live beyond (one's) means

(redirected from live beyond our means)

live beyond (one's) means

To spend or owe more money than one is earning or is able to repay. They've been living beyond their means for some time now, but they're too proud to move out of that giant house or give up their expensive cars. Being so poor during college taught me not to live beyond my means once I got a steady job. If you keep living beyond your means, you'll deplete your bank account before you know it.
See also: beyond, live, mean
Farlex Dictionary of Idioms. © 2015 Farlex, Inc, all rights reserved.

live beyond one's means

to spend more money than one can afford. The Browns are deeply in debt because they are living beyond their means. I keep a budget so that I don't live beyond my means.
See also: beyond, live, mean
McGraw-Hill Dictionary of American Idioms and Phrasal Verbs. © 2002 by The McGraw-Hill Companies, Inc.

live beyond/within your ˈmeans

live on more/less money than you have or earn: They seemed wealthy but they were living well beyond their means.I find it very hard to live within my means.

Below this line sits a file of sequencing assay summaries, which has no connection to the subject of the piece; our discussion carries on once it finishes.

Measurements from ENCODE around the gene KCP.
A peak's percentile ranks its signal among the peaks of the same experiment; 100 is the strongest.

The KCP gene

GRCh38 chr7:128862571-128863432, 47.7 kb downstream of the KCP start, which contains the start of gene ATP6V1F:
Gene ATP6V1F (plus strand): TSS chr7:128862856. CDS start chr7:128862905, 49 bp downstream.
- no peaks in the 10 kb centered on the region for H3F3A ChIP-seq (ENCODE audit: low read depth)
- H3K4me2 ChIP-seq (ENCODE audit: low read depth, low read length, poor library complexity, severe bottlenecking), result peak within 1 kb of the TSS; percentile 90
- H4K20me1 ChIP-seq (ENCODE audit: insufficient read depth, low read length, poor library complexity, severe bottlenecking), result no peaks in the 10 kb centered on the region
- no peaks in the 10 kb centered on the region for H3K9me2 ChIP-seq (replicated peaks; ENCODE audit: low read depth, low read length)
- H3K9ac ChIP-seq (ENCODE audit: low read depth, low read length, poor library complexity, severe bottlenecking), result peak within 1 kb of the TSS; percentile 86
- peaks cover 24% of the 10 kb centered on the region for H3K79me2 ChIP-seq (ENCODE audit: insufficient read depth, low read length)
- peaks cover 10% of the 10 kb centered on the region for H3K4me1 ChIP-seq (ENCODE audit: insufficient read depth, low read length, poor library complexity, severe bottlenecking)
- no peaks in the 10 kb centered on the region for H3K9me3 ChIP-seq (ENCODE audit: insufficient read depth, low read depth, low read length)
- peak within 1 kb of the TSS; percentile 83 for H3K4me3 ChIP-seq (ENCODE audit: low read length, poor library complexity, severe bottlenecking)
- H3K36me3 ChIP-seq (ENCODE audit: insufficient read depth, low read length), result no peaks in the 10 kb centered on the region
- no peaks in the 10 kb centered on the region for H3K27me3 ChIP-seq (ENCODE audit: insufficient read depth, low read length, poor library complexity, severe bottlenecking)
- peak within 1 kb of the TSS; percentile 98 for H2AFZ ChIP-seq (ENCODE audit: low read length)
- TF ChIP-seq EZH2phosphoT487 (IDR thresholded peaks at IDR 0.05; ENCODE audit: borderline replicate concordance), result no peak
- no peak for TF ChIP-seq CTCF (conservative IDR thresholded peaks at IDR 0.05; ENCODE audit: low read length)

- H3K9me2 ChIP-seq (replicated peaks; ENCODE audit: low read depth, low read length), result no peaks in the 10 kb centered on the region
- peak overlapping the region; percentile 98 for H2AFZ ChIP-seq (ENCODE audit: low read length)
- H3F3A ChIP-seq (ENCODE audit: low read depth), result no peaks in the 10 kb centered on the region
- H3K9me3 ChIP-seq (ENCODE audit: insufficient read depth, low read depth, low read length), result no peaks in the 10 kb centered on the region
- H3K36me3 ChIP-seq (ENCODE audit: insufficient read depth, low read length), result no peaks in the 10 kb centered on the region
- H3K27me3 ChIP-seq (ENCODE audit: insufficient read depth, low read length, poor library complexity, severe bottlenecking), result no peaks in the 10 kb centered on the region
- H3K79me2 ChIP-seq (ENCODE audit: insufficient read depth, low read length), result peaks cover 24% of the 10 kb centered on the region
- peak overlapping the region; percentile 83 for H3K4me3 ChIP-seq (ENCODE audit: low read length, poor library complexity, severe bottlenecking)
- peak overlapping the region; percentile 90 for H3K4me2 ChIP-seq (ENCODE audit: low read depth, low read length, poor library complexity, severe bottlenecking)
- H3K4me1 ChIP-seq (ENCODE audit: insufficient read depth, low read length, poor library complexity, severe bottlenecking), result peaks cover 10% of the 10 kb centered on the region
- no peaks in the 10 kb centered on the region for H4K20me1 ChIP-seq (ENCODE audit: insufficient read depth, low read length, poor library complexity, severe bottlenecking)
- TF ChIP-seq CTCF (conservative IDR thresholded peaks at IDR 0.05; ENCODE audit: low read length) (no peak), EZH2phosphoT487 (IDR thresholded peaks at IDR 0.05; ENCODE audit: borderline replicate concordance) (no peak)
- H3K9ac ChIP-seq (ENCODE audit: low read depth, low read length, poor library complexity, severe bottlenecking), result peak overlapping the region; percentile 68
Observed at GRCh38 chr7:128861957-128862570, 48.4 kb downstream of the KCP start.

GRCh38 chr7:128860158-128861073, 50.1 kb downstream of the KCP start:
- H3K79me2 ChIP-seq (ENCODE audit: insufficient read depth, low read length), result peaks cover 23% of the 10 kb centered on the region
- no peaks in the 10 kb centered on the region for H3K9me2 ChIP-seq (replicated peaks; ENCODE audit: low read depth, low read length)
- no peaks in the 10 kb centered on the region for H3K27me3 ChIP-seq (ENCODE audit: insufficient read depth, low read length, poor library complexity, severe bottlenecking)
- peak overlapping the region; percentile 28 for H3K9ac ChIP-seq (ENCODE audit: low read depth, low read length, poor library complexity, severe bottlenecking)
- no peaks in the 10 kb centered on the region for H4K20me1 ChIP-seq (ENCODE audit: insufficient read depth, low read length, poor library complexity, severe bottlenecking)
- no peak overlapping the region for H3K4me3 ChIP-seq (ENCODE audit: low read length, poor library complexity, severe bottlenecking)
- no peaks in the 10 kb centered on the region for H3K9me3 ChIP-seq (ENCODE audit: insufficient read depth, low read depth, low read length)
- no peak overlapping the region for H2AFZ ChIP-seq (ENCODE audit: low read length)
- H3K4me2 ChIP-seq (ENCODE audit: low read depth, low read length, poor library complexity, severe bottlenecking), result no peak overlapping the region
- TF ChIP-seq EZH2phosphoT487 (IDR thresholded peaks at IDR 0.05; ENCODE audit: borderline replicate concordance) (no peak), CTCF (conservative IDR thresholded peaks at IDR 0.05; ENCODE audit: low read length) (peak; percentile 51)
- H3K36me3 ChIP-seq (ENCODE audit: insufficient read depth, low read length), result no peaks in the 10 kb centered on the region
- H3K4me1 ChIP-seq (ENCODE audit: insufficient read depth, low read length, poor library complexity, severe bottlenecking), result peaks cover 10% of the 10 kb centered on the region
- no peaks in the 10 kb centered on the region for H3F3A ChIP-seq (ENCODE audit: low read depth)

See also: beyond, live, mean, within
Farlex Partner Idioms Dictionary © Farlex 2017
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References in periodicals archive ?
So while we are now having to sell, amongst other things, our self-respect and independence for six billion dollars from the IMF, our financial wizards have been showing us how to continue to live beyond our means through gimmicks, mainly by borrowing from all and sundry.
As a nation we must ensure the rush of blood to the head that was the boom is never repeated and that we never live beyond our means again.
Since then we, like many other families, have found other accommodation which forces us to live beyond our means. My husband works at night and I have to do afternoon work so that we can afford to pay PS6 10s a week for our two-bedroom flat.
Should we all follow this example, would it be "sensible" for us all to obtain credit cards and live beyond our means as this Government does?
Randall blames the banks, the bureaucrats, the Government and the borrowers themselves for the soaring rates of home repossessions and bankruptcies, after years of cheap borrowing and rising home values persuaded so many of us that we could live beyond our means. Glamorous model and dancer Shelley, 26, from London, spends so much on looking good that her finances look just awful.
Since then we, like many other families, have found other accomodation, which forces us to live beyond our means.